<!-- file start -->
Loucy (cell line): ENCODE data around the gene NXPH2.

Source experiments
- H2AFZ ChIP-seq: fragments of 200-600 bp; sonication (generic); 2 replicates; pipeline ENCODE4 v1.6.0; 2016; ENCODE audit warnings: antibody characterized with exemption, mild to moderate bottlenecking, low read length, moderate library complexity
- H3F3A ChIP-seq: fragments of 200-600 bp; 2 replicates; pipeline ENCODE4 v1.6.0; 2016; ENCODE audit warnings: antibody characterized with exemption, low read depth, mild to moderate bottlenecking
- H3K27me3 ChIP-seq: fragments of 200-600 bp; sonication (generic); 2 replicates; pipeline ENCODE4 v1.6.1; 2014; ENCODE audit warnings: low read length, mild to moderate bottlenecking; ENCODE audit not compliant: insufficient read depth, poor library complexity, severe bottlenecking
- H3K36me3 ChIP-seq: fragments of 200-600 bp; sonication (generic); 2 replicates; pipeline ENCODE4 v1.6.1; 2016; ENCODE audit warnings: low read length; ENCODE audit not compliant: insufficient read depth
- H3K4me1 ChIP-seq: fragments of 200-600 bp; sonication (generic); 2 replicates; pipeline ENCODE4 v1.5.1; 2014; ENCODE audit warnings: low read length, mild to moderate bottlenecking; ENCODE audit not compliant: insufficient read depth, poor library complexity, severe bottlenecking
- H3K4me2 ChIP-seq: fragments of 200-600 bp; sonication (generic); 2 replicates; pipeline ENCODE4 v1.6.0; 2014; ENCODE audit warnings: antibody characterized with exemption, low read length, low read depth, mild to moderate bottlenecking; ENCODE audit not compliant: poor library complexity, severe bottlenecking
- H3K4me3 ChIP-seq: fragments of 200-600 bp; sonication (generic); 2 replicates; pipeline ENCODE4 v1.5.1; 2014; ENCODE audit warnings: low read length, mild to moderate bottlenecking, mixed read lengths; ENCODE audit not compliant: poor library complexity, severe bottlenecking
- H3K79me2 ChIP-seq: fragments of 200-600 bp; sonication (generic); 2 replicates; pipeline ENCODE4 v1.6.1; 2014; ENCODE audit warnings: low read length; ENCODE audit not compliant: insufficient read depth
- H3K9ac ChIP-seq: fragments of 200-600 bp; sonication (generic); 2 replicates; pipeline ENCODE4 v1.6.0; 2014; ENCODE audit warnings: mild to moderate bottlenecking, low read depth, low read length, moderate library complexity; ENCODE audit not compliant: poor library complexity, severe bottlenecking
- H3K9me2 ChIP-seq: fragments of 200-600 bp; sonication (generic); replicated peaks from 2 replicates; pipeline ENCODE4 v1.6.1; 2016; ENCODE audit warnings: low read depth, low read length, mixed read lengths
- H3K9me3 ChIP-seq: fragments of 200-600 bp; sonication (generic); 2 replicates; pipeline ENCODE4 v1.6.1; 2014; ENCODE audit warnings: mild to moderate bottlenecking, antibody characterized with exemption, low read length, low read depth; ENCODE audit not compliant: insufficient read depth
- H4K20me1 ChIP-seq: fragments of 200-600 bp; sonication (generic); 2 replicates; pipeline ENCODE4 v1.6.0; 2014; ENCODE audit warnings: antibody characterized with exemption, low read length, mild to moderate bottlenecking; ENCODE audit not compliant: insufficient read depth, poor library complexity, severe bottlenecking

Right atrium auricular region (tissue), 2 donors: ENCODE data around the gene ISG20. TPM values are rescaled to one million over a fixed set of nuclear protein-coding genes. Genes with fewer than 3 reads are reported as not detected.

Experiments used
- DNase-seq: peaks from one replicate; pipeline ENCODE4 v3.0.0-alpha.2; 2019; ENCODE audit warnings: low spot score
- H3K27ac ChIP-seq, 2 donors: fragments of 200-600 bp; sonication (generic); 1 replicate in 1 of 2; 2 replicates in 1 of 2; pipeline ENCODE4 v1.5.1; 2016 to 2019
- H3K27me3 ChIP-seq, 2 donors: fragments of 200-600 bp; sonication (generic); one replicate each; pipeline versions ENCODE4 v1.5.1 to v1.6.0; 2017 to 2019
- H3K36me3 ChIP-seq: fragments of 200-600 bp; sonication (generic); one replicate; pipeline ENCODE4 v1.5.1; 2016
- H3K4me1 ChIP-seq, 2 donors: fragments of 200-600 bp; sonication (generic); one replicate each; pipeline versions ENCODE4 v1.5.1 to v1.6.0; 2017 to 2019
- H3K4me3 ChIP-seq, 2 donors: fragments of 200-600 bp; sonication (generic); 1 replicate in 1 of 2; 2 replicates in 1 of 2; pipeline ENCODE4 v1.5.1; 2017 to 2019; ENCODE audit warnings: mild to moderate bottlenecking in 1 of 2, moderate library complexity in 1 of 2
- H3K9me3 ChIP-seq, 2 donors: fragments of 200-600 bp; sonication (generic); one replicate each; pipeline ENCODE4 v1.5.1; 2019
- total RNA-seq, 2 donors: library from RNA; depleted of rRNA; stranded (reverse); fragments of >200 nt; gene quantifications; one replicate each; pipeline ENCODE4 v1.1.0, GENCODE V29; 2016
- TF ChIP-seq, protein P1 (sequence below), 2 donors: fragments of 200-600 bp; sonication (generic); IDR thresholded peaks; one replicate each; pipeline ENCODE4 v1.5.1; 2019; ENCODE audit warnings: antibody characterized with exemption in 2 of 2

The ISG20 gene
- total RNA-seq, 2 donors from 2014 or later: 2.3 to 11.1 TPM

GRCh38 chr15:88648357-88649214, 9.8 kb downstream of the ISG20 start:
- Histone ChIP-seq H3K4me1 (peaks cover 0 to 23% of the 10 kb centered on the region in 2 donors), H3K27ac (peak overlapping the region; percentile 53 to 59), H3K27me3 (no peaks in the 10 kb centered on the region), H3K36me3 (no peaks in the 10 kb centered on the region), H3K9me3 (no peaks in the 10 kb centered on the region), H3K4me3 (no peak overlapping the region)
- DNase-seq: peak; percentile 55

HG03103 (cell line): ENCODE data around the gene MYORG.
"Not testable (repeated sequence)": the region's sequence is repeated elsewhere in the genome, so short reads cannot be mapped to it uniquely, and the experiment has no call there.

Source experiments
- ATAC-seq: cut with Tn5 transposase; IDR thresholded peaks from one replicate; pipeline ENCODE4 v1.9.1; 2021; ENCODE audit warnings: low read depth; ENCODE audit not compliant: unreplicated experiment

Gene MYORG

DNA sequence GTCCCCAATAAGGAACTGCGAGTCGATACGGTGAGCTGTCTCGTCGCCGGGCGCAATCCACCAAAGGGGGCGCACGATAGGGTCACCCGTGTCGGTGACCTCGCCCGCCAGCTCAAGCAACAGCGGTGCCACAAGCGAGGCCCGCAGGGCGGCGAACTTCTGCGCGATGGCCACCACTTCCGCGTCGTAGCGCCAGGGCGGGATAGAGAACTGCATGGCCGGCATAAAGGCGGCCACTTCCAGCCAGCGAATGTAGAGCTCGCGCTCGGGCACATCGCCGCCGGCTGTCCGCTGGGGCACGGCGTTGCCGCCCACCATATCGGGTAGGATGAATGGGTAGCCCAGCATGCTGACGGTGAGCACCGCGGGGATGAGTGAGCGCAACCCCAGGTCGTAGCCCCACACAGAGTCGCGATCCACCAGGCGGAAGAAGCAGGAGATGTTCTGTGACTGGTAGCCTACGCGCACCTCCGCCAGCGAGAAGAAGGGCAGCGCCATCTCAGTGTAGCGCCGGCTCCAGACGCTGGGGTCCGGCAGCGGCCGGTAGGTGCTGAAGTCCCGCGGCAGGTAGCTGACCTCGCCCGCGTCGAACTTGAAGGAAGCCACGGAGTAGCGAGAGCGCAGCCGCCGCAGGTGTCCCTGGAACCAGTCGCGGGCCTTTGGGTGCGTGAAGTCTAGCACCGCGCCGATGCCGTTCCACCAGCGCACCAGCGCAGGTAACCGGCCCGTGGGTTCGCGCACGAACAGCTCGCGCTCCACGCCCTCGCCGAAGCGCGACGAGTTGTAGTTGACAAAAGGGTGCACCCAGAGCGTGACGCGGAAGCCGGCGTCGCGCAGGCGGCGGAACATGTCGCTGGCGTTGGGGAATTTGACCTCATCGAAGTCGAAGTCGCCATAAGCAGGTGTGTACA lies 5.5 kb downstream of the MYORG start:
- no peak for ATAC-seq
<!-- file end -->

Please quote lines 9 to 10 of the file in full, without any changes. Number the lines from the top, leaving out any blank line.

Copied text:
- H3K4me3 ChIP-seq: fragments of 200-600 bp; sonication (generic); 2 replicates; pipeline ENCODE4 v1.5.1; 2014; ENCODE audit warnings: low read length, mild to moderate bottlenecking, mixed read lengths; ENCODE audit not compliant: poor library complexity, severe bottlenecking
- H3K79me2 ChIP-seq: fragments of 200-600 bp; sonication (generic); 2 replicates; pipeline ENCODE4 v1.6.1; 2014; ENCODE audit warnings: low read length; ENCODE audit not compliant: insufficient read depth